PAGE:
Last week it became known that the United States intends to establish a base in Niger, which neighbors Mali, to operate surveillance drones. The United States has operated surveillance and missile strike drones from Djibouti and surveillance only drones and fixed-wing surveillance aircraft from Ethiopia, the Seychelles, Burkina Faso and Mauritania.
Kate Almquist Knopf posted on 5 February 2013 a blog on the Center for Global Development site titled "Friend or Foe? US Counterterrorism Strategy in Africa," which raises serious questions about the use of drones for missile strikes. She argues that the use of drones in US counterterrorism strategy in Africa should be measured against three criteria: (1) is this strategy commensurate with the security challenge posed; (2) has the US government considered the depths of the implication of this strategy; and (3) is this level of effort appropriate relative to other US interests in Africa?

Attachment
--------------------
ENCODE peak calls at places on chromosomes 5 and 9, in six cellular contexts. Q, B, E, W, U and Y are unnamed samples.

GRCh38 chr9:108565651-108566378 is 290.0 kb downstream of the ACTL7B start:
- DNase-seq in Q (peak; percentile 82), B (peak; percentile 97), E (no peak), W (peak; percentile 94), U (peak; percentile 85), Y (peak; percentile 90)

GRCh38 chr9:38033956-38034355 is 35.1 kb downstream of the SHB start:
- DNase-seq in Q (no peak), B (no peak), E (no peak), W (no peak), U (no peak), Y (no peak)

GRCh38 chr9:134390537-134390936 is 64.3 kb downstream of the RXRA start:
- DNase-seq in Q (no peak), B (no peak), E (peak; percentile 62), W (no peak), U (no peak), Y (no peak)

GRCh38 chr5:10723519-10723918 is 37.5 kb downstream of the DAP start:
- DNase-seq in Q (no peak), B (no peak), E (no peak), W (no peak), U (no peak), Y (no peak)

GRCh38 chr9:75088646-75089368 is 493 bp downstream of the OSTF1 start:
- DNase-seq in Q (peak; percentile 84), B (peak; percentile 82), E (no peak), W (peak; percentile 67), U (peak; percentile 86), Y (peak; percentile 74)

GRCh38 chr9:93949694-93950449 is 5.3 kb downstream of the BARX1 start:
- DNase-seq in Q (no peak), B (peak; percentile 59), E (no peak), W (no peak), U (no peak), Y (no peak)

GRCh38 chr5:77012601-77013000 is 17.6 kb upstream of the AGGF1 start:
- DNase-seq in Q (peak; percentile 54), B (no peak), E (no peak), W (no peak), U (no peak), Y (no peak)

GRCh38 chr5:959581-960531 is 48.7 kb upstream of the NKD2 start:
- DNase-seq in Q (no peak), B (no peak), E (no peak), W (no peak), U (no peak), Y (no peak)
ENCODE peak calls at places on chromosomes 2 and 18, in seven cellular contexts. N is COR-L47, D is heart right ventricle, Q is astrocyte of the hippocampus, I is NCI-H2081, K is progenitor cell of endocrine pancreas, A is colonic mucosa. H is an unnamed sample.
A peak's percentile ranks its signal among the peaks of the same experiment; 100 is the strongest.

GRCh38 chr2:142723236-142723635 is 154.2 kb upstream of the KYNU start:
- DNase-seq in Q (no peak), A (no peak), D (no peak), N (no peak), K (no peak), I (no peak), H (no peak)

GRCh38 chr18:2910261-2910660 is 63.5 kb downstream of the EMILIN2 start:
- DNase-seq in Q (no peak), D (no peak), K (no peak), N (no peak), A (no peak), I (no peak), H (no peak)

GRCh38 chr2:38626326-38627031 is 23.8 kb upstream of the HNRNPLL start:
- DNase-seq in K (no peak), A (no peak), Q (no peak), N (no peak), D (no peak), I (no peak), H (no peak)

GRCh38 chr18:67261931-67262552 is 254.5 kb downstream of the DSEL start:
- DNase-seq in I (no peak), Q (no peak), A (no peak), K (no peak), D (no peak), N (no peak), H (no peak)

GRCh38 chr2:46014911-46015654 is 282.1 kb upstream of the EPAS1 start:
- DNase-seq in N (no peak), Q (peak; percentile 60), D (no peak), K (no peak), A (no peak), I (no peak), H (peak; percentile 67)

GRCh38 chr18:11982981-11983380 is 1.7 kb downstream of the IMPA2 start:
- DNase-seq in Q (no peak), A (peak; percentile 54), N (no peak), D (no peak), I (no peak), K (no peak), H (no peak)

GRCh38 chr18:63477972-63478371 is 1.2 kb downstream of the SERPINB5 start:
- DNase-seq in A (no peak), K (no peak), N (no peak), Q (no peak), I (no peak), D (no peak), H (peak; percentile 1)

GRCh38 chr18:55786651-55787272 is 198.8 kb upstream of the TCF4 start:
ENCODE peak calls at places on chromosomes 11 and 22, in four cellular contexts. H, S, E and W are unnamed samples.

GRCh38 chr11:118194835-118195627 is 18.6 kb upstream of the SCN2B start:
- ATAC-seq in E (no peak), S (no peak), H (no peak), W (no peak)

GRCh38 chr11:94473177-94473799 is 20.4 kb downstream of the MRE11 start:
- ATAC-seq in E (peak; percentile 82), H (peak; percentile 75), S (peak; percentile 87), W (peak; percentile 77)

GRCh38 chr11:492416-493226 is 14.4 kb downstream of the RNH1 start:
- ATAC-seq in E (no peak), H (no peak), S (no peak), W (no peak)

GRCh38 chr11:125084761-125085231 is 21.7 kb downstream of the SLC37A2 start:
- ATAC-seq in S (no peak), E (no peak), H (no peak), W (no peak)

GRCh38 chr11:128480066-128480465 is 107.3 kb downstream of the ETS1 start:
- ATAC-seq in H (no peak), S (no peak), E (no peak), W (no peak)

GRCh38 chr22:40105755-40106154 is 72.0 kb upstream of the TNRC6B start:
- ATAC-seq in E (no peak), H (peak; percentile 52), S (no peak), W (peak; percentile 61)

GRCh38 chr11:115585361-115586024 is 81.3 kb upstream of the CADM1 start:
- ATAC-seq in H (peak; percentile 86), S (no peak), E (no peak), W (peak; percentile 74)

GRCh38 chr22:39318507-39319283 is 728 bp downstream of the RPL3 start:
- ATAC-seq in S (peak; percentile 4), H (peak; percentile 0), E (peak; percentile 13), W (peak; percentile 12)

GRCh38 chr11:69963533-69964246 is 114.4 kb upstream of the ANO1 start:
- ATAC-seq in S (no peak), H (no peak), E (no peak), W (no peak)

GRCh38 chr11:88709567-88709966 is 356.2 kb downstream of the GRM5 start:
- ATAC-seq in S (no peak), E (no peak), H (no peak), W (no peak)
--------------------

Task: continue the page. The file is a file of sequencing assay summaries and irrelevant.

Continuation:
I agree with her concern when drones are used for missile strikes. But so long as drones are used for surveillance and intelligence collection they are a completely appropriate tool for countering the activities of terrorist groups. So far, at least, the proposed drone operation in Niger is only intended to provide intelligence.